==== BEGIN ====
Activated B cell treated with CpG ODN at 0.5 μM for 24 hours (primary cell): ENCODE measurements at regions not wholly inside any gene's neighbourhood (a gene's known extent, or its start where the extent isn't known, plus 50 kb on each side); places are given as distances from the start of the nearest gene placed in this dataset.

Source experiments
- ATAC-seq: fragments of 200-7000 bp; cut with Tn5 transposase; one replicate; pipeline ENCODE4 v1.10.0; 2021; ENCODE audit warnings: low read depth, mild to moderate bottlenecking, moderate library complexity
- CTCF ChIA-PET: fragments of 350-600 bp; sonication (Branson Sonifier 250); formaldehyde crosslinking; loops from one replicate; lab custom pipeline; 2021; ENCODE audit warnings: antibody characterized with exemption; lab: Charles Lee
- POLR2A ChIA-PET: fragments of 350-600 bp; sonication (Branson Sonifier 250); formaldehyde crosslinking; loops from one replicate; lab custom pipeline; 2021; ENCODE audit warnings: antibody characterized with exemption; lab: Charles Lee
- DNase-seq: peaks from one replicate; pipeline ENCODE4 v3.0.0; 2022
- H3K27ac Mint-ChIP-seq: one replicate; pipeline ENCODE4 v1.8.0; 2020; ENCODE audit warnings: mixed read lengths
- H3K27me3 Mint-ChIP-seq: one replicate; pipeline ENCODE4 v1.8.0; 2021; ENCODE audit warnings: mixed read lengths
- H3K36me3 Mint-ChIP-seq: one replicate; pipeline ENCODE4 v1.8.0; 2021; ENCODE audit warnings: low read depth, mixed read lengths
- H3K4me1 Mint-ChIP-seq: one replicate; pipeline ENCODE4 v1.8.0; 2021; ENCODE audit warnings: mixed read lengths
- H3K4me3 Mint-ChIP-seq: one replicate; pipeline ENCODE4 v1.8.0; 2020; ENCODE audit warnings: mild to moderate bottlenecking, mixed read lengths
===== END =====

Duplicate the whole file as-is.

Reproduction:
Activated B cell treated with CpG ODN at 0.5 μM for 24 hours (primary cell): ENCODE measurements at regions not wholly inside any gene's neighbourhood (a gene's known extent, or its start where the extent isn't known, plus 50 kb on each side); places are given as distances from the start of the nearest gene placed in this dataset.

Source experiments
- ATAC-seq: fragments of 200-7000 bp; cut with Tn5 transposase; one replicate; pipeline ENCODE4 v1.10.0; 2021; ENCODE audit warnings: low read depth, mild to moderate bottlenecking, moderate library complexity
- CTCF ChIA-PET: fragments of 350-600 bp; sonication (Branson Sonifier 250); formaldehyde crosslinking; loops from one replicate; lab custom pipeline; 2021; ENCODE audit warnings: antibody characterized with exemption; lab: Charles Lee
- POLR2A ChIA-PET: fragments of 350-600 bp; sonication (Branson Sonifier 250); formaldehyde crosslinking; loops from one replicate; lab custom pipeline; 2021; ENCODE audit warnings: antibody characterized with exemption; lab: Charles Lee
- DNase-seq: peaks from one replicate; pipeline ENCODE4 v3.0.0; 2022
- H3K27ac Mint-ChIP-seq: one replicate; pipeline ENCODE4 v1.8.0; 2020; ENCODE audit warnings: mixed read lengths
- H3K27me3 Mint-ChIP-seq: one replicate; pipeline ENCODE4 v1.8.0; 2021; ENCODE audit warnings: mixed read lengths
- H3K36me3 Mint-ChIP-seq: one replicate; pipeline ENCODE4 v1.8.0; 2021; ENCODE audit warnings: low read depth, mixed read lengths
- H3K4me1 Mint-ChIP-seq: one replicate; pipeline ENCODE4 v1.8.0; 2021; ENCODE audit warnings: mixed read lengths
- H3K4me3 Mint-ChIP-seq: one replicate; pipeline ENCODE4 v1.8.0; 2020; ENCODE audit warnings: mild to moderate bottlenecking, mixed read lengths